Where was James written? According to Acts 8:1, a great scattering took place as persecution began, but the apostles remained in Jerusalem; as one of them, James probably wrote the letter from there.

When was James written? It is likely James is the oldest book in the New Testament with a date of writing perhaps as early as A.D. 45, prior to the first council at Jerusalem, which is thought to be A.D. 49 or 50. There are arguments as well for dating its writing after the Jerusalem Council since there is no mention of the issue of Gentile circumcision or Sabbath observance (see Ben Witherington, Letters and Homilies for Jewish Christians: A Socio-Rhetorical Commentary on Hebrews, James and Jude). The thinking is that these issues had already been addressed and there was no reason to bring them up; however, it is equally possible that these issues had not yet arisen, the letter being written prior to the council, and that is why they are not mentioned.

What was the social, political, and religious environment like at this time? Primarily it would have been one of persecution for Jewish Christians by Jewish leaders as well as tension between non-Christian Jews and Jewish Christians (Witherington, Letters). In addition, it was a time of frequent famine in Egypt which in turn led to food shortages in Israel. An intense stratification in economic conditions existed, which meant that a high concentration of wealth lay with a very small percentage of the population (Witherington, Letters). This may have been why James spoke so vehemently against favoritism with regard to the rich, as we will see.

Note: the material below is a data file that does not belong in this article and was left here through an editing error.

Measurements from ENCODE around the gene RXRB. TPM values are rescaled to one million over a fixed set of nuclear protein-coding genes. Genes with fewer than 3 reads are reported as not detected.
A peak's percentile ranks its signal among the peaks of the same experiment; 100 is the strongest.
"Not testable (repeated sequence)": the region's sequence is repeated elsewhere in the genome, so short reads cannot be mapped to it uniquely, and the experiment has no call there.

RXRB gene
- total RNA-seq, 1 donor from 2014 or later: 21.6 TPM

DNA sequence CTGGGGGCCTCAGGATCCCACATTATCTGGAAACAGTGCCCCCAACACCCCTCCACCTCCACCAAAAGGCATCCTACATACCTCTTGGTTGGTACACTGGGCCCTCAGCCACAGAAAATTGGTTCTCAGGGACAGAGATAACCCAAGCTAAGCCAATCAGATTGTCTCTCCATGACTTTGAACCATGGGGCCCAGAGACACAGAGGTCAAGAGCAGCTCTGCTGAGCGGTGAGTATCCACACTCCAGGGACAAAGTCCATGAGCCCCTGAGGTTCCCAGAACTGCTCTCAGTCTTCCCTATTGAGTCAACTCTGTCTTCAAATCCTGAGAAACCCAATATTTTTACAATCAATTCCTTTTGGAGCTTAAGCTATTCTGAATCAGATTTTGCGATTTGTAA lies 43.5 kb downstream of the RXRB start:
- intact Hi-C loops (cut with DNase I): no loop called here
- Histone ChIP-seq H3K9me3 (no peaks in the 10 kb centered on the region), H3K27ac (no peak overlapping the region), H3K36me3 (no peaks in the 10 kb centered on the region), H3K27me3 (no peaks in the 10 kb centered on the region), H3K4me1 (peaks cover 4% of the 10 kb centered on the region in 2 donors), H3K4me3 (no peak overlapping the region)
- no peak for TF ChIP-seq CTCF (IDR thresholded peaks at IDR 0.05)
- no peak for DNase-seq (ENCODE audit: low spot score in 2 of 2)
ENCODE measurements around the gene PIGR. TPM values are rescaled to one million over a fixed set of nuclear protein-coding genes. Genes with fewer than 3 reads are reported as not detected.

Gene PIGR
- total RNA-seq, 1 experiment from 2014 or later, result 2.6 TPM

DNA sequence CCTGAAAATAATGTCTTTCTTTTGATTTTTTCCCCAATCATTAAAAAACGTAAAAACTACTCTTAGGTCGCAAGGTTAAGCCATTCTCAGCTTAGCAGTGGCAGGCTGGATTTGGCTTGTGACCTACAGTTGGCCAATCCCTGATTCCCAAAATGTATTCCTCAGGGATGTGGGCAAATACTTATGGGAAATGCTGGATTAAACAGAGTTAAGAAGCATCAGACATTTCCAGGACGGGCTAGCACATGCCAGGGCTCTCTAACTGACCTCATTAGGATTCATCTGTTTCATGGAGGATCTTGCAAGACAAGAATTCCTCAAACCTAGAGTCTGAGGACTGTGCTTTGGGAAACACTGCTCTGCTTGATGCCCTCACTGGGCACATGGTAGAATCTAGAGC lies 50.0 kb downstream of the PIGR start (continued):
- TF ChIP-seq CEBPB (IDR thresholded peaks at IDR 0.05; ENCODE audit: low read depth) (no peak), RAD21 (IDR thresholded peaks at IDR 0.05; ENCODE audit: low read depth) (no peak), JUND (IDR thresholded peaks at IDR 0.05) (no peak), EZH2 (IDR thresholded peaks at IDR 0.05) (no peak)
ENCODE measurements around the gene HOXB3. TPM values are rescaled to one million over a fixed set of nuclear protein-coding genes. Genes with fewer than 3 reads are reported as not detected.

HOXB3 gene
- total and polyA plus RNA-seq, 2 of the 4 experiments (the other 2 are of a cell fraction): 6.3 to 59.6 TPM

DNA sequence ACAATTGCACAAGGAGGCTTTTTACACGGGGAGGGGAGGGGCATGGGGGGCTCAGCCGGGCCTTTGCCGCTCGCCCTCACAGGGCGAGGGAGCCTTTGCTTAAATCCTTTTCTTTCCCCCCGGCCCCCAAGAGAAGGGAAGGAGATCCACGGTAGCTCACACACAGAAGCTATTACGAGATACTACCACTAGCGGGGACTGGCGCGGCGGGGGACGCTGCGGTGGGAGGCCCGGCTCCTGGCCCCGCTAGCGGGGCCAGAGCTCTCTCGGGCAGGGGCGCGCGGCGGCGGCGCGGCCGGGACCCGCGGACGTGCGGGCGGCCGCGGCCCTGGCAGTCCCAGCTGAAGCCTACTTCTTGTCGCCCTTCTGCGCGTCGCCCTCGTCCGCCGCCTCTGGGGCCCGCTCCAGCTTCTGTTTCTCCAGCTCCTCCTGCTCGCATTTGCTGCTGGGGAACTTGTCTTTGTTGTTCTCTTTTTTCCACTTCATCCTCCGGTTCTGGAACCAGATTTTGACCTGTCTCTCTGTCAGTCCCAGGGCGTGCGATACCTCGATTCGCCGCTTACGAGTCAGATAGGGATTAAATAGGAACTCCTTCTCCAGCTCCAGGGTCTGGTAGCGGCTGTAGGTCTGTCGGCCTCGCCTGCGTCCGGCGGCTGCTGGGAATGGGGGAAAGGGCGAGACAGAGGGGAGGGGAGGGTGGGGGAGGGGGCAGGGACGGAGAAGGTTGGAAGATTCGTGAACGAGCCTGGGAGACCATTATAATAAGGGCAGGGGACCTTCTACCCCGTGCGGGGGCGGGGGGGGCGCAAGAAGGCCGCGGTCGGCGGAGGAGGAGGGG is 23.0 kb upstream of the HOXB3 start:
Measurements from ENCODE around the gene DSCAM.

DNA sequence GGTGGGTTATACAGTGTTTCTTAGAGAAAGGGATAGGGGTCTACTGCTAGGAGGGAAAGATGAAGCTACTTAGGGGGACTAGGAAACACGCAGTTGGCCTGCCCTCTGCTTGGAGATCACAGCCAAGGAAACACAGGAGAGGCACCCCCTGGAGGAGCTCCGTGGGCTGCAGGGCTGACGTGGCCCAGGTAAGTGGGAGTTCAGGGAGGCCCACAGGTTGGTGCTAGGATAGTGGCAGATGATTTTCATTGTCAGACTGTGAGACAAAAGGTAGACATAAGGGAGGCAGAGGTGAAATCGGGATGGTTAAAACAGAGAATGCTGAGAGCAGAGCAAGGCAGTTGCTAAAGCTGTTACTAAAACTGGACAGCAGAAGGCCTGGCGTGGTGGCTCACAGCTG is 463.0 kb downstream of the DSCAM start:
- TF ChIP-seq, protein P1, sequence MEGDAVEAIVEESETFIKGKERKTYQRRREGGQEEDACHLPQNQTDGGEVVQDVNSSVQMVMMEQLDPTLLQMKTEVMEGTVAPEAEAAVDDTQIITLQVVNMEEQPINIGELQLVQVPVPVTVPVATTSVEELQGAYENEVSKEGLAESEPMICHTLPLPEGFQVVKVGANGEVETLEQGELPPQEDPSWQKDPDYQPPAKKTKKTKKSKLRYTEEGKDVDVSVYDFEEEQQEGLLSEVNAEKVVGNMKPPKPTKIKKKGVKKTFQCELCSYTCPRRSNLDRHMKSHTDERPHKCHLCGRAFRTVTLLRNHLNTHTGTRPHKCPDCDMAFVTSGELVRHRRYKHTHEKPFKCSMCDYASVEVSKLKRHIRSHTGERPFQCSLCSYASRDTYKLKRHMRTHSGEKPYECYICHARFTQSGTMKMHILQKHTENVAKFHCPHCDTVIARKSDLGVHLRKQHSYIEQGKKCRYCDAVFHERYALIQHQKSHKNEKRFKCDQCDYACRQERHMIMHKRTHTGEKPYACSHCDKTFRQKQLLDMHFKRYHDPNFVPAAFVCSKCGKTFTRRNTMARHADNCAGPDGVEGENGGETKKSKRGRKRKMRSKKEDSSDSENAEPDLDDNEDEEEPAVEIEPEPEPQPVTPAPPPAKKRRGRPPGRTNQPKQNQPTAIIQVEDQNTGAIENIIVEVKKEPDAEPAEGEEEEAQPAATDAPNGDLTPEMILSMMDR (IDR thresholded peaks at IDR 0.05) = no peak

Why was James written? James addresses problems common to a church (the body of believers in Christ) embedded in the world: surrounded by all the distractions, the fleshly appeals, and the self-centered lifestyles. Readers then and today are encouraged to be authentically set apart from the world by a living, active faith in Christ.

Themes: Godly words and actions, avoiding worldliness, patience in trials/suffering, compassion for those in need, a proper perspective on riches, submission to God, authentic faith, true wisdom

The big idea: True faith proves itself not merely in words of profession, but in actions from a pure heart and patient endurance in suffering.

A simple outline:

James 1: Faith Tested in Trials and Temptations
James 2: Faith Tested in Fellowship and Action
James 3: Faith Tested in Words and Wisdom
James 4: Faith Tested in Motives and Godly Submission
James 5: Faith Tested in Prayer and Patience

(This in no way implies that James is simple to outline nor that this is the only way to outline the book!)